Syrian martyrs and interfaith dialogue

10 July 2013
Glyn Carpenter

Syrian martyrs and interfaith dialogue

by | Jul 10, 2013

SyriaIn the past month we received several communications relating to the alleged execution of Bishop Francois Murad and two of his assistants in Syria.

One of these emails was accompanied by a link to a video of the killings along with a request for me to watch the video, to “wake up”, and for New Zealand Christian Network to not engage further in interfaith dialogues.

“Until the mainstream Western media take up this persecution of Christians in the same way as they take up causes like Gitmo and Islamophobia” said the writer “then I will say you are wasting your time in nothing more than feel-good dreaming. Those same Muslims you would dialogue with are playing you for a fool. And any Muslims who are pure of heart who might talk with you are in no position to change anything.”

I have wrestled over whether and how to share this story. The potential to offend people is huge and that is definitely not my intention.

A report published in the British Daily Telegraph (2 July) establishes fairly well that the victims depicted in the video are almost certainly not the people they are claimed to be. There may be some truth in what the writer says (that persecution of Christians needs to be taken more seriously in Western mainstream media), but there is also an element of error that needs to be addressed (that engagement in interfaith dialogue is a waste of time or based on deception).  In fact, the writer himself was party to spreading a deception even if he was unaware of it.

I watched the video. Maybe that was a mistake. I did so in the first instance because most of the emails like this that we receive are amateurish hoaxes (check out www.snopes.com) and we have successfully limited the circulation of many of them in the past by pointing this out. Regrettably, apart from the incorrect identification of the victims. and allowing for the possibility of some expert photo-editing, this one was almost certainly real. It must be said that there is no proof at this stage that the victims were even Christians.

By the time I realised this that the video was likely real I felt a duty to see it through to the end out of respect for what these people suffered and also so that my response to the writer of the email would be done with full knowledge of what the video contained.

One week on I still feel upset and traumatised, and I still feel as intense about my response as when I sent it. Part of that response is copied below (edited only to remove names and abbreviate some details).

Hello <name deleted> – Thank you for sending me this.

… let me assure you I have watched the whole 9 minutes of the video. I forced myself to do this as a gesture of respect for the people whose lives were taken. I am deeply shocked and upset by the content of the video. Even though I have used those words before they never came close to describing the feeling I have right now. The killings shown in the video are shocking and upsetting and disgusting. May God have mercy on each and every one of the people involved, especially the victims and their families, and also on every one of the offenders.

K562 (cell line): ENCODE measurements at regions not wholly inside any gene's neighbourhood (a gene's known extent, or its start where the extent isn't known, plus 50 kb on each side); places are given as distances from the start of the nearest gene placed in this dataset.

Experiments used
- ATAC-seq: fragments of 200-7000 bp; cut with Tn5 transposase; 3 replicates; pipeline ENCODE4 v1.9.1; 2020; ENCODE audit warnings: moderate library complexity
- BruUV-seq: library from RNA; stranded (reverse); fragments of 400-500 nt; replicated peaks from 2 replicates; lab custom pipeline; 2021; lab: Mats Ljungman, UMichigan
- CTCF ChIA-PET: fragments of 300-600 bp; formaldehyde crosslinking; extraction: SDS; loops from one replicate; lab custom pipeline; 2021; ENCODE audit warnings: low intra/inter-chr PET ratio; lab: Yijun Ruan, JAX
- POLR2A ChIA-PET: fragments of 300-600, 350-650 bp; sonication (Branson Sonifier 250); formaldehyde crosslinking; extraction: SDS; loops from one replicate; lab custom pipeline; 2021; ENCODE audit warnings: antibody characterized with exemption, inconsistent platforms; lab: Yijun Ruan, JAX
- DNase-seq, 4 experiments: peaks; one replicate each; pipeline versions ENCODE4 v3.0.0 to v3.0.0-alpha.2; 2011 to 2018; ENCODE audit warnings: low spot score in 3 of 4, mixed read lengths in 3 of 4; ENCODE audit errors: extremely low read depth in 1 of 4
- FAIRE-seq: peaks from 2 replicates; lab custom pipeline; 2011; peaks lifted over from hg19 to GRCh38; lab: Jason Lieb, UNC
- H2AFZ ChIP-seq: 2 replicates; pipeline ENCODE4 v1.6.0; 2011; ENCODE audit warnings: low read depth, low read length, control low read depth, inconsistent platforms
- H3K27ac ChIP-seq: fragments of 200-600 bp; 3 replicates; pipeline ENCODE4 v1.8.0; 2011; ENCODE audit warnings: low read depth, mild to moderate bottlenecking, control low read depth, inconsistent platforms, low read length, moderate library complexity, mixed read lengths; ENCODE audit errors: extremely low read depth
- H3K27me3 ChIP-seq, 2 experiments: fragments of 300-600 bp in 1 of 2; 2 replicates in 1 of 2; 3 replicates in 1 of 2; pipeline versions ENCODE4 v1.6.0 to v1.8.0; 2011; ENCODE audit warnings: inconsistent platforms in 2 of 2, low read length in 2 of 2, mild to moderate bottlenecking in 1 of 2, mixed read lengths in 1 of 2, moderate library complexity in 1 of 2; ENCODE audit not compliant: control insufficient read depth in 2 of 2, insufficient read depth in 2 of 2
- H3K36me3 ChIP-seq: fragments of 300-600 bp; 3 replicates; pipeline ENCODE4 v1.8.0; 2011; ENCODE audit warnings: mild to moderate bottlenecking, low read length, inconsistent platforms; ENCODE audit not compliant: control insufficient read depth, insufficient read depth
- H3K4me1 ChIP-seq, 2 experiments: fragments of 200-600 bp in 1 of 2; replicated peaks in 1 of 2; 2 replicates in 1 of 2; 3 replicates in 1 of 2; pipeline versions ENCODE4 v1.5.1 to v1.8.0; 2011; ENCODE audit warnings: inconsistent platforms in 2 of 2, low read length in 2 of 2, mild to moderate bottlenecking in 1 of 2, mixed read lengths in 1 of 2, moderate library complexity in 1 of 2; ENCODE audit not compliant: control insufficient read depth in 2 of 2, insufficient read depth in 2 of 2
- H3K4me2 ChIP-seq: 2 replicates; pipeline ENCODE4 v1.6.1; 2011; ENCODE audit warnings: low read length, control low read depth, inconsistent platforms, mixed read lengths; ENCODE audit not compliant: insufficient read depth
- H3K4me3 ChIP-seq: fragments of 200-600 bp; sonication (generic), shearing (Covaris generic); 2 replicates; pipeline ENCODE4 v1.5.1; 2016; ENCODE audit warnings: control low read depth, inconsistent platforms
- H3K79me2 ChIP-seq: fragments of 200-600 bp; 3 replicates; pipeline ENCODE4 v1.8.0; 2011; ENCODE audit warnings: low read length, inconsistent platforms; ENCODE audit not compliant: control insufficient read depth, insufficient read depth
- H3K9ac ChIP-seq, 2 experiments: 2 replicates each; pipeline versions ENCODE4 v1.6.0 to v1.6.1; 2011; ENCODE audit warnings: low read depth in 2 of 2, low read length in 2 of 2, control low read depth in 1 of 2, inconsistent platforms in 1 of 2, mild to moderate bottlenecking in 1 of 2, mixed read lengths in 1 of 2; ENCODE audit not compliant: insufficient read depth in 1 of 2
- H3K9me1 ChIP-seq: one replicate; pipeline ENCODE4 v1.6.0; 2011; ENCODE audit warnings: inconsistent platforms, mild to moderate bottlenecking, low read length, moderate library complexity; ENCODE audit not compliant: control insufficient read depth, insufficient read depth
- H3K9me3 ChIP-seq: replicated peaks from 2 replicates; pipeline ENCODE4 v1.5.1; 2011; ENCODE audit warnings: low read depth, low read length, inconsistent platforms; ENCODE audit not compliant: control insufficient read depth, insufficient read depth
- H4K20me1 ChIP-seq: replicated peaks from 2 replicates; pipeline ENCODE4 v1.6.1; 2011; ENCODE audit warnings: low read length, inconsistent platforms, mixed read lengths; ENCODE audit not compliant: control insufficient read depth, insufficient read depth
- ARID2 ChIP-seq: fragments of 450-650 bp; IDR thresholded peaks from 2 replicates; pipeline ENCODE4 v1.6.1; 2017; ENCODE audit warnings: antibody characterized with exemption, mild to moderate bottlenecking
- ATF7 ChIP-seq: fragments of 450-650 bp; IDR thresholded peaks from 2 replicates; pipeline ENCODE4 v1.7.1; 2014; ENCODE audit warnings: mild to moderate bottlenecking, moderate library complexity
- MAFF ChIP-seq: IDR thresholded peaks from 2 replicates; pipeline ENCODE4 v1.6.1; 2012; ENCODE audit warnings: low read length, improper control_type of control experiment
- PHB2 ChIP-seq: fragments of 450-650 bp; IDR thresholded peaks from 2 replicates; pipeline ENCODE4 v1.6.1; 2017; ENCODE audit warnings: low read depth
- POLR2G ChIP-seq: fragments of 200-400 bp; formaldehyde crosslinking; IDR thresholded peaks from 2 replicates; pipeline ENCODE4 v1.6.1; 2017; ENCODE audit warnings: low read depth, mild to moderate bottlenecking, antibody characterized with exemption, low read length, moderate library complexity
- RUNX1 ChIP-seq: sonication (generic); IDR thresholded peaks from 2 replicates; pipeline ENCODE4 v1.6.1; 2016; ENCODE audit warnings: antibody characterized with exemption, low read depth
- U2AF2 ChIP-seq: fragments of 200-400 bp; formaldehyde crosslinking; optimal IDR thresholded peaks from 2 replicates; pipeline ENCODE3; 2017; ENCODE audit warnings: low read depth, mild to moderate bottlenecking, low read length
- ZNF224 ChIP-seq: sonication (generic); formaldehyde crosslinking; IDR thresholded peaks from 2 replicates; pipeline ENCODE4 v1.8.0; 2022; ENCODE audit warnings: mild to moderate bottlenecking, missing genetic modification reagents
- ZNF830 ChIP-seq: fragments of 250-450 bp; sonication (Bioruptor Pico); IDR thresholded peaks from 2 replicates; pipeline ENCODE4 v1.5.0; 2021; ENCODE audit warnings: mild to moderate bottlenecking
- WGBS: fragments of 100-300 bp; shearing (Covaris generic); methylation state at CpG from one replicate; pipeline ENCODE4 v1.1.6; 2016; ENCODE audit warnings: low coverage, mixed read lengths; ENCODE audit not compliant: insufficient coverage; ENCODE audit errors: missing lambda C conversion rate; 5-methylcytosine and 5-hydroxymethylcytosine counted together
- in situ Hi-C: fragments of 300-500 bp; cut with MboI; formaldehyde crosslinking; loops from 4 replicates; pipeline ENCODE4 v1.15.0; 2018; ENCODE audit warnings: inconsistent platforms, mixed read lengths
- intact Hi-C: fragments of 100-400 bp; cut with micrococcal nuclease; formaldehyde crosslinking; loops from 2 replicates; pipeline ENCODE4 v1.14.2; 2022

Secondly, let me also say that the horrendous violence of these people “in the name of Islam” does not describe any of the Muslims in New Zealand who I interact with, nor their understanding of Islam.

Are Muslims playing us for a fool? I honestly don’t think so. Do you seriously think that any one of them would not be as sincerely shocked and upset as I am now? – not only by the violence of this act, but also by the fact that it was done in the name of Islam? Do you think any one of them would be secretly gloating that this was done? Do you think that any one of them thinks there is any way this could be remotely justified in a proper understanding of their faith? Do you think that there are not many Muslims being killed in similar acts on a regular basis?

Do you think there is not a single one of them who if they could do anything to stop this violence would not do so? Do you think that their statements to the media or to the sort of people who did this would have any effect? Does the fact that they are in no position to change anything mean that it’s OK to describe the actions of extremists as representative of their religion as a whole?

As you can tell from this quite emotional response, the video has shocked me deeply. But it has done nothing to change my view of the Muslims I meet with regularly in interfaith dialogues (… nor the value of those dialogues).

 

Glyn Carpenter New Zealand Christian Network

This related article appeared on the Breakpoint site a couple of days later. We are posting it because of the interesting comments it makes about the complex political and religious dynamic in Syria. Readers may also be interested to think about the writer’s call at the end of the piece (for American leaders to not engage in the Syrian conflict).

Previous & Next Articles

Previous

Next